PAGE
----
jueves, 6 de junio de 2019

Acetaminophen Toxicity

Tox & Hound (EMCrit) - June 6, 2019 - By Diane Calello
..."For starters, let’s establish that the nomogram was developed to predict risk in single, acute APAP overdoses. Not chronic overdoses. Not staggered overdoses. Not repeated supra-therapeutic ingestions. Not the case of “I have no idea what happened because the history is completely unreliable, but I have a detectable level..."

Basilar Skull Fracture

emDocs - June 6, 2019 - Authors: Pillai S and Desai S
Edited by: Koyfman A and Long B
..."Pearls and Pitfalls:
  • Battle sign and raccoon’s eye may be delayed 6-12 hours or not present with BSF.
  • Hemotympanum is typically first finding.
  • Most complications of BSF like CSF leak, cranial nerve deficits, and sequelae of carotid/vertebral artery injury arise late and present after 48 hours.
  • Consider abuse in elderly and children.
  • Consider meningitis if prolonged CSF leak.
  • No evidence for prophylactic antibiotics regardless of CSF leak.
  • Consider CTA to evaluate for carotid artery injury regardless of cervical fracture.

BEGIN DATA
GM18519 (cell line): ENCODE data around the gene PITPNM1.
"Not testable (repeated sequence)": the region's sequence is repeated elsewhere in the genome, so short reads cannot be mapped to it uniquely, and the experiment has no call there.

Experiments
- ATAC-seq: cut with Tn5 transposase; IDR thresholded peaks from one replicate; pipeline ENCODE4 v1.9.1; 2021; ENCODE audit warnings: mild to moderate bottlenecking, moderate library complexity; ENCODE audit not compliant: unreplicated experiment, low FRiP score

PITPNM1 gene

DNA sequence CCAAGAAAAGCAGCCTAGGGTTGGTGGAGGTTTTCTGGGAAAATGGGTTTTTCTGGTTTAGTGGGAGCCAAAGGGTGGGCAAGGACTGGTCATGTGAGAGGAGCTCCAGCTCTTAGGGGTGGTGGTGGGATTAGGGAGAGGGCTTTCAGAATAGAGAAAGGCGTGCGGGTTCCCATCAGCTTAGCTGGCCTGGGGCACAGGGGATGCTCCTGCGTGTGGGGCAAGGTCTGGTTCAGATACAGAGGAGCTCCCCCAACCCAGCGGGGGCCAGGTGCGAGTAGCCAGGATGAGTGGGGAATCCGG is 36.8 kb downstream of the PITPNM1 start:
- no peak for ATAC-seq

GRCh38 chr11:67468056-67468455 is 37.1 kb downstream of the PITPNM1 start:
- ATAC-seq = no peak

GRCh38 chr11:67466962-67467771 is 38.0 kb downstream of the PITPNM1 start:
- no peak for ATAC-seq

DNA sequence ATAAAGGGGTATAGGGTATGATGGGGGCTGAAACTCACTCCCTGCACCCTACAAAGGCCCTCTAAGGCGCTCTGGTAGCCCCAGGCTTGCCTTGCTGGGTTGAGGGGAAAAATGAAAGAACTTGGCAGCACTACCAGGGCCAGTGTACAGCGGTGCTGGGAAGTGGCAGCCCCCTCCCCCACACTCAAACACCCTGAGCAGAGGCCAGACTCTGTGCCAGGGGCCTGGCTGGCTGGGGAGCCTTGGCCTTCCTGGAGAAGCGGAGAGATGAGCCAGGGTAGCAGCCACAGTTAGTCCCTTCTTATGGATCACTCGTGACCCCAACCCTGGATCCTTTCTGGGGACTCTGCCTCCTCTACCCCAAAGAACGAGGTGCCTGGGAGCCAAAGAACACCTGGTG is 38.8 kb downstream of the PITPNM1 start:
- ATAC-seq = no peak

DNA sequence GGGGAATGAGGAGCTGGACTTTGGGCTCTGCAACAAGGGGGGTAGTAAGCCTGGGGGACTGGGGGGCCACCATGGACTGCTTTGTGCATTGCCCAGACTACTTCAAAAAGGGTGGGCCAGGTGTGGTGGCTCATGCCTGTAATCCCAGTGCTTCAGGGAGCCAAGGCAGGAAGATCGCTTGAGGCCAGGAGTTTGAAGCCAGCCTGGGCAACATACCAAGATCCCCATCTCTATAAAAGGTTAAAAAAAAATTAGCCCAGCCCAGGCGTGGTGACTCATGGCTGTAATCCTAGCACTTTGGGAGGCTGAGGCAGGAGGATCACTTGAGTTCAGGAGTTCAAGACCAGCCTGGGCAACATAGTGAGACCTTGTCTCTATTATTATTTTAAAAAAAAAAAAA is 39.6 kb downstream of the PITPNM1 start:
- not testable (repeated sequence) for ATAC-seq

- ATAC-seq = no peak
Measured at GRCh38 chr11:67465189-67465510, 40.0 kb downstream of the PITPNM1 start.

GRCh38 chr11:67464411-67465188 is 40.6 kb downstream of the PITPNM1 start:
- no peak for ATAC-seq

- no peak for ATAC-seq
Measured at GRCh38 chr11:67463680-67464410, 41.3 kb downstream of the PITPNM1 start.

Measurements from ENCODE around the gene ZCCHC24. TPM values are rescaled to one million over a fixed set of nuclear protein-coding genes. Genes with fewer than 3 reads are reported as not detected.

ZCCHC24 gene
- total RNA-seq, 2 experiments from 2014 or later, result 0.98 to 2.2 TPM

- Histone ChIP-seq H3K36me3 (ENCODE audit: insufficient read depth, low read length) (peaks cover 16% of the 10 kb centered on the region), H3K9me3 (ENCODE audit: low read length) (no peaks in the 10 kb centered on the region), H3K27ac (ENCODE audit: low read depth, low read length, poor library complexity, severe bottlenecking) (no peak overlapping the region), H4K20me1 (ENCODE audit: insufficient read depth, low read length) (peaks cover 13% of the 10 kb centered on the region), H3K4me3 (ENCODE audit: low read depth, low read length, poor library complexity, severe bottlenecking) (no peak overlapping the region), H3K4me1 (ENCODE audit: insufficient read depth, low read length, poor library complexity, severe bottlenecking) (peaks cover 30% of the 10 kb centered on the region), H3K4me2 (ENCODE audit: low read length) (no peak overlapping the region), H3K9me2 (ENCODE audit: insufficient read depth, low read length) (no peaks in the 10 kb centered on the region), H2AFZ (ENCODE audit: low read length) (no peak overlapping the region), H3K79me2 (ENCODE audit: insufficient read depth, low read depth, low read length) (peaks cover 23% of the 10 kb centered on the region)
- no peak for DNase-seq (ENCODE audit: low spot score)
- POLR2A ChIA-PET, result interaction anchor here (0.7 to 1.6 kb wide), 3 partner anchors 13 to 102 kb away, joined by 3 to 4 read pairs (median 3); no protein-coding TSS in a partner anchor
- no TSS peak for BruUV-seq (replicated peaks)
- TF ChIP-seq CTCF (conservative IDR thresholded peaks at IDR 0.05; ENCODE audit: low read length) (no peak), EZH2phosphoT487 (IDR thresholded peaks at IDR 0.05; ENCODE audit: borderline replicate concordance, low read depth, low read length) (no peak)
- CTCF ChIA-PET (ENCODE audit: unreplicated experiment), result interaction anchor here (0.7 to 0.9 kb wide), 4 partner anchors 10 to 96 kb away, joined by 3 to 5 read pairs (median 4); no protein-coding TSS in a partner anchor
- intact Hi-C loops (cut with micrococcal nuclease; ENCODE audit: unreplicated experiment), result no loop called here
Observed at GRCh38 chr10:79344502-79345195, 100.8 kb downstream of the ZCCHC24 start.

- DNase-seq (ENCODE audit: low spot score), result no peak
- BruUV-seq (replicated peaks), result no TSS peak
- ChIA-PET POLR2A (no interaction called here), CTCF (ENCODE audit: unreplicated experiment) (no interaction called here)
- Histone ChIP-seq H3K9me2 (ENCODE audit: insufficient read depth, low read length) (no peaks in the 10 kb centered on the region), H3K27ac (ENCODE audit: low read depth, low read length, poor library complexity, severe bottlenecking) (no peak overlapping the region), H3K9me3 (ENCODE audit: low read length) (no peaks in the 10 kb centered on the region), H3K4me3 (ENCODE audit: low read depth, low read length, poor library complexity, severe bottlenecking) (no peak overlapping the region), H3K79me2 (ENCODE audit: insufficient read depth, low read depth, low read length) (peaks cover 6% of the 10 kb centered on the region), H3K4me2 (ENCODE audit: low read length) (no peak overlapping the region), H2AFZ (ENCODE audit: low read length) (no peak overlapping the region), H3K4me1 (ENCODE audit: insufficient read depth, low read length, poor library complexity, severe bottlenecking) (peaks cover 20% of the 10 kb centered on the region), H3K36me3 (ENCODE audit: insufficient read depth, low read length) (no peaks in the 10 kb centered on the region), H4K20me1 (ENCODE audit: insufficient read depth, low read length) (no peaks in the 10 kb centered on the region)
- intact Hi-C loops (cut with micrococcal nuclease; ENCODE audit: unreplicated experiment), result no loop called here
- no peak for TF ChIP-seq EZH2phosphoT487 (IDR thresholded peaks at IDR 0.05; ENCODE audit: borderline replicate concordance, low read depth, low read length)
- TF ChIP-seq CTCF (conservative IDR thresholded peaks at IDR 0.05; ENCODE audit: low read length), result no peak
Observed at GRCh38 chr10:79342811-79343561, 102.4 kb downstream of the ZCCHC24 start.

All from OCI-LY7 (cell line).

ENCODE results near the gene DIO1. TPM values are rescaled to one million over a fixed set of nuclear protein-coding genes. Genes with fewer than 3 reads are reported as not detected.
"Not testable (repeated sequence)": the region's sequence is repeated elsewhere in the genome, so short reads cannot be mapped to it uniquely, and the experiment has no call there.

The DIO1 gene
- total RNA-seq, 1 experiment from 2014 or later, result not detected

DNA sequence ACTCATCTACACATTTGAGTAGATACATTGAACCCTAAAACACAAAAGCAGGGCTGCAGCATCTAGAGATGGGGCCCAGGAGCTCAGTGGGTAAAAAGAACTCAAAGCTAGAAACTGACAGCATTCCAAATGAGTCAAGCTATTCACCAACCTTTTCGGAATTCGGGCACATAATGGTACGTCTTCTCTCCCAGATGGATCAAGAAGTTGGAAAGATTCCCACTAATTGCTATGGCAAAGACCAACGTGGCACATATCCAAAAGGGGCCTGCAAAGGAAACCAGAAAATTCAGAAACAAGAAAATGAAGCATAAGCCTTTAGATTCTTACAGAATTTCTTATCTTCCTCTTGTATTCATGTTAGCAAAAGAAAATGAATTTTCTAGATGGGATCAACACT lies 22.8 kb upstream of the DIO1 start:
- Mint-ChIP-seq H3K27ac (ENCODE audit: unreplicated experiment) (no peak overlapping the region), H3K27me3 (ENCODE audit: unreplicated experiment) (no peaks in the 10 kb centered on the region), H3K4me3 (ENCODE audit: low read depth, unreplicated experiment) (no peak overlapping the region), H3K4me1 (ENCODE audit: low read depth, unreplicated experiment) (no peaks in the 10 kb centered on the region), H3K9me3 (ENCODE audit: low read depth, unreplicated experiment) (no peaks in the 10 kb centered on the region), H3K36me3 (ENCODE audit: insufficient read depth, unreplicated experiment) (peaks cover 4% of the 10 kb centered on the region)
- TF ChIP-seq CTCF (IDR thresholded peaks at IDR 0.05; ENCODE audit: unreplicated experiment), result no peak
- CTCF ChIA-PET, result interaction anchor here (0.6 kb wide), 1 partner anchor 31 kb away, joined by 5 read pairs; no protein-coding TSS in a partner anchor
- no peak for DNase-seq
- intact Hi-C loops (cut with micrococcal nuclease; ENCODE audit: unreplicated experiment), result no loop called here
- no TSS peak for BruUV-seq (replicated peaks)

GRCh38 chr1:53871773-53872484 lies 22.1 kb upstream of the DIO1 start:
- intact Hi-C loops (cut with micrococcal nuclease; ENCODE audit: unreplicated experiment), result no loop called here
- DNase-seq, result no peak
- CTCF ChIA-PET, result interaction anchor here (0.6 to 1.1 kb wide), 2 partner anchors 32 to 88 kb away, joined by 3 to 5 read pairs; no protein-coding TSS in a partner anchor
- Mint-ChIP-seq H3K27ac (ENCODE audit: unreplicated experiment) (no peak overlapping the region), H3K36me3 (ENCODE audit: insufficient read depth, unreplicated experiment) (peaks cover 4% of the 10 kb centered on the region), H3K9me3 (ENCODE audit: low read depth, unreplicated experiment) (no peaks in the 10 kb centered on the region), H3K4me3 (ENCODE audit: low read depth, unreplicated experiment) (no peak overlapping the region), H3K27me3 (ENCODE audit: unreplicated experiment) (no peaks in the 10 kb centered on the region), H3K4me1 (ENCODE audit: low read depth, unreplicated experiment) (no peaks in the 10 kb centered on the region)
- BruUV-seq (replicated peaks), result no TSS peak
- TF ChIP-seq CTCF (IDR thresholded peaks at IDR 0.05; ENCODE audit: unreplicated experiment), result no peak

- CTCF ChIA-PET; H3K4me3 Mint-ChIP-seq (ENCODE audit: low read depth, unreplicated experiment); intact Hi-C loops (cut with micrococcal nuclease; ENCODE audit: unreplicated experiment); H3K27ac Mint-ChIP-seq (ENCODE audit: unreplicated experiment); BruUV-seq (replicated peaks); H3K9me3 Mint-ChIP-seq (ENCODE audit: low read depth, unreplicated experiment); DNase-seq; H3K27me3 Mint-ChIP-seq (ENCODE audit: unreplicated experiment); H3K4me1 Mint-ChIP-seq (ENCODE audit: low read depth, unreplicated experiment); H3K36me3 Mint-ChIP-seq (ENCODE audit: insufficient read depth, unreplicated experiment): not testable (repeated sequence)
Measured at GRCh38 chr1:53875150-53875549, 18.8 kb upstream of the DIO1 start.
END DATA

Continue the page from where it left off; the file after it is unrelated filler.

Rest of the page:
• Missed CVI can lead to permanent neurologic sequelae or mortality in up to 50% cases.
  • Avoid nasogastric intubation, nasopharyngeal suction / airway, and NIPPV if potential BSF."

martes, 4 de junio de 2019

EXTEND-ing Times for Thrombolysis in AIS?

REBEL Cast Episode 67 - By Salim Rezaie - June 03, 2019
..."Author Conclusion: “Among the patients in this trial who had ischemic stroke and salvageable brain tissue, the use of alteplase between 4.5 – 9.0 hours after stroke onset or at the time the patient awoke with stroke symptoms resulted in a higher percentage of patients with no or minor neurologic deficits than the use of placebo. There were more cases of symptomatic cerebral hemorrhage in the alteplase group than in the placebo group.”
Clinical Take Home Point: This study should in no way change practice and is a ridiculous display of statistical hocus pocus (i.e. multiple regressions ran, and the one that worked for the authors was the one selected for the manuscript). Another example of a small study, stopped early, with frank manipulation of data to help promote one thing…more money in the pockets of the company making the medication."

Fluid boluses

PulmCrit (EMCrit)
PulmCrit - June 3, 2019 - By Josh Farkas 
..."Summary:The Bullet:
  • Fluid boluses don’t necessarily provide reliable information about the patient’s hemodynamics (especially if they are provided casually and without precise hemodynamic monitoring).
  • As shown below, the majority of fluid boluses don’t lead to sustained clinical benefit.
  • Risks of fluid bolus therapy include damage to the endothelial glycocalyx and volume overload.
  • Available RCTs involving fluid bolus treatment suggest that it is harmful.